|Matthew Henry's Concise Commentary|
47:1-23 These waters signify the gospel of Christ, which went forth from Jerusalem, and spread into the countries about; also the gifts and powers of the Holy Ghost which accompanied it, by virtue of which is spread far, and produced blessed effects. Christ is the Temple; and he is the Door; from him the living waters flow, out of his pierced side. They are increasing waters. Observe the progress of the gospel in the world, and the process of the work of grace in the heart; attend the motions of the blessed Spirit under Divine guidance. If we search into the things of God, we find some things plain and easy to be understood, as the waters that were but to the ankles; others more difficult, which require a deeper search, as the waters to the knees, or the loins; and some quite beyond our reach, which we cannot penetrate; but must, as St. Paul did, adore the depth, Ro 11. It is wisdom to begin with that which is most easy, before we proceed to that which is dark and hard to be understood. The promises of the sacred word, and the privileges of believers, as shed abroad in their souls by the quickening Spirit, abound where the gospel is preached; they nourish and delight the souls of men; they never fade nor wither, nor are exhausted. Even the leaves serve as medicines to the soul: the warnings and reproofs of the word, though less pleasant than Divine consolations, tend to heal the diseases of the soul. All who believe in Christ, and are united to him by his sanctifying Spirit, will share the privileges of Israelites. There is room in the church, and in heaven, for all who seek the blessings of that new covenant of which Christ is Mediator.
Verses 21-23. - The geographical boundaries of the land having been indicated, general directions are furnished as to the manner of its distribution.
(1) It should be partitioned among the tribes as tribes rather than among the families of Israel (see on ver. 13).
(2) The division of the territory should be made by lot. This is pointed to by the use of חָלַק (from חֵלֶק, "a smooth stone"), which signifies "to divide by lot."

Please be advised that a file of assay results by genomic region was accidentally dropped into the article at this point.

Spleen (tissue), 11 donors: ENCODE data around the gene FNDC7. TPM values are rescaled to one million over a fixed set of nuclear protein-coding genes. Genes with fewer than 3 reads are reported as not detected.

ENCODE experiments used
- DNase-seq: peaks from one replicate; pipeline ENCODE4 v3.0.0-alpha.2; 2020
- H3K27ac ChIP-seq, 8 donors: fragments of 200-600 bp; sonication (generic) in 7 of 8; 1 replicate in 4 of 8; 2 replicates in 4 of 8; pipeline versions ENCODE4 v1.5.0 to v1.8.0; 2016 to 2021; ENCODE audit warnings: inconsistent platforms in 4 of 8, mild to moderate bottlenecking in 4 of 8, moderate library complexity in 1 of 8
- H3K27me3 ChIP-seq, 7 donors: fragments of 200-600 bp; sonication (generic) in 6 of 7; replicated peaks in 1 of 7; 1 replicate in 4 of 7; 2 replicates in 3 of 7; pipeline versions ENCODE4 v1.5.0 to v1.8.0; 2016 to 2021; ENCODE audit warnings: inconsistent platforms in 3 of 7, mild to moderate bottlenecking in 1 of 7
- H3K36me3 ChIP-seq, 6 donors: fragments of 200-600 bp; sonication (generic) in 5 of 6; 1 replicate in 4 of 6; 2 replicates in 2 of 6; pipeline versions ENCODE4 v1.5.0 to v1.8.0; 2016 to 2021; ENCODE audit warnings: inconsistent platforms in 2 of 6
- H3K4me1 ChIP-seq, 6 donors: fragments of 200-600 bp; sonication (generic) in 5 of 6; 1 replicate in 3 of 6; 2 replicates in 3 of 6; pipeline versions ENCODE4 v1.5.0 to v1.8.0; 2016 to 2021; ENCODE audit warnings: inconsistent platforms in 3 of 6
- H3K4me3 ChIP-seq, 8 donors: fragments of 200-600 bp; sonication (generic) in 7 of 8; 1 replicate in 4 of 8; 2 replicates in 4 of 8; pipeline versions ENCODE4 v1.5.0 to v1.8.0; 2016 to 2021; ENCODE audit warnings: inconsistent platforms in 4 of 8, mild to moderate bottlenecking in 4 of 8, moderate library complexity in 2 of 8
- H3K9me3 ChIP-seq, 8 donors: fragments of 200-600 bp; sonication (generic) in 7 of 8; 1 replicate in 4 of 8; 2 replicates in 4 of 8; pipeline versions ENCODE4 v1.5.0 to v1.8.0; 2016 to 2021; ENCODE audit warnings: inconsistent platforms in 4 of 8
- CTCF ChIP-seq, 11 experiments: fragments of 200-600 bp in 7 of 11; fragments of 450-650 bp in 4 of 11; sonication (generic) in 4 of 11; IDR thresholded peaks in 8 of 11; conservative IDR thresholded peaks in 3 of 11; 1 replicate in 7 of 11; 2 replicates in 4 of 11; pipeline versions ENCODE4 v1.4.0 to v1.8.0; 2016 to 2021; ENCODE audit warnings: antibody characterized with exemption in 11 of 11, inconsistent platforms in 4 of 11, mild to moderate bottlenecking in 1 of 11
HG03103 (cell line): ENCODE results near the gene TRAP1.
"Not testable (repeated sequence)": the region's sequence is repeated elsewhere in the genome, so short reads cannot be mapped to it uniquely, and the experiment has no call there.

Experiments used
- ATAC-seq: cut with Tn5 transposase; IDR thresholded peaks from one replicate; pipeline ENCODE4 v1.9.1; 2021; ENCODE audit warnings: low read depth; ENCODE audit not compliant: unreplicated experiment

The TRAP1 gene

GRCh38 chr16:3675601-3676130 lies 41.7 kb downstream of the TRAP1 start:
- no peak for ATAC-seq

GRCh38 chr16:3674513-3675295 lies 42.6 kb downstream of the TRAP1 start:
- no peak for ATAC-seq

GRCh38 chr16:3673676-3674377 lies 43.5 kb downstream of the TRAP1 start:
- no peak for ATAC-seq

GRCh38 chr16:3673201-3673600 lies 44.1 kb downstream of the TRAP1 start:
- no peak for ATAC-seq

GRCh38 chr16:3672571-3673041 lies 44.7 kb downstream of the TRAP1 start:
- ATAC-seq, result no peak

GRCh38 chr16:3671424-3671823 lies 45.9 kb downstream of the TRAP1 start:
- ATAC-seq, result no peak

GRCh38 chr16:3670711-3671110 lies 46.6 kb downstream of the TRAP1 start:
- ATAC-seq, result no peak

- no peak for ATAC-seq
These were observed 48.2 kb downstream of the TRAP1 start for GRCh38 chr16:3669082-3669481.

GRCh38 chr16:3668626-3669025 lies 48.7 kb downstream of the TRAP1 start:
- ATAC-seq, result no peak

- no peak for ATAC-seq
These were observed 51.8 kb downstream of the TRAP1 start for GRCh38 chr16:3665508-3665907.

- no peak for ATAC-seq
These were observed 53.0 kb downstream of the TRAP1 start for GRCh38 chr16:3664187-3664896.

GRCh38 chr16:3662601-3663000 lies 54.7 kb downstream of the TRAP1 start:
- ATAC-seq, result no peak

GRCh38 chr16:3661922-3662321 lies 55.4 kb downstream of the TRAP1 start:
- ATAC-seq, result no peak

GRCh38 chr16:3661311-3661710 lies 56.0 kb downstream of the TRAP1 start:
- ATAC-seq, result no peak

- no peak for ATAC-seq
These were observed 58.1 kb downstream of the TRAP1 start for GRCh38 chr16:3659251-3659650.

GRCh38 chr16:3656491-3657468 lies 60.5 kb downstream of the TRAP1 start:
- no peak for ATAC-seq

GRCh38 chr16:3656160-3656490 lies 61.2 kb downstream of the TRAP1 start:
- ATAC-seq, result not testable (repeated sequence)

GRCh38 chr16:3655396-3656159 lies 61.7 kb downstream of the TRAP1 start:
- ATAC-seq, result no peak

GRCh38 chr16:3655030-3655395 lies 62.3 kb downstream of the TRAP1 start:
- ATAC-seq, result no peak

(3) The strangers who should sojourn amongst the tribes and beget children amongst them should inherit equally with Israelites who should be born in the country.
(4) The inheritance of the stranger should be assigned him in the tribe where he sojourned. Of these regulations the last two were an advance on the earlier Mosaic legislation with regard to "strangers," or גֵּרִים, who were to be treated with affectionate kindness (Exodus 22:21; Exodus 23:9; Leviticus 19:34; Deuteronomy 1:16; Deuteronomy 24:14), admitted to offer sacrifice (Leviticus 17:8, 10, 13), and even allowed to partake of the Passover on submitting to circumcision (Exodus 12:48), but on no account permitted to hold property in land (Leviticus 25:47-55). But if the priest-code was later than Ezekiel, why should it have receded from the freer and more liberal spirit of Ezekiel? If progressive development can determine the relative ages of two documents, then Ezekiel, which accords equal rights to Jew and Gentile in the new Israel, and thus anticipates that breaking down of the middle wall of partition which has taken place under the gospel (John 10:16; Romans 2:10, 11; Romans 9:24; Galatians 3:8-14, 28; Ephesians 2:14-16), should be posterior to the priest-code, which shows itself to be not yet emancipated from the trammels of Jewish exclusivism. At the same time, Ezekiel's Torah does not grant equal rights with native-born Israelites to "strangers" indiscriminately, or only to those of them who should have families, as Hitzig suggests, in reward for their increasing the population, but to such of them as should permanently settle in the midst of Israel, and show this by begetting children, and in this manner "building houses" for themselves. Kliefoth justly cautions against concluding from the prophet's statement that the time in which the prophet's vision realizes itself will necessarily be one in which marrying and begetting children will take place; and with equal justice points out that the number of Israel, especially when swelled up by an influx of Gentiles, will be so great (comp. ver. 10) as to render their settlement within the narrow boundaries of the land an impossibility - in this circumstance finding another indication that the prophet's language was intended to be symbolically, not literally, interpreted. NOTE. - On the boundaries of the land. Smend thinks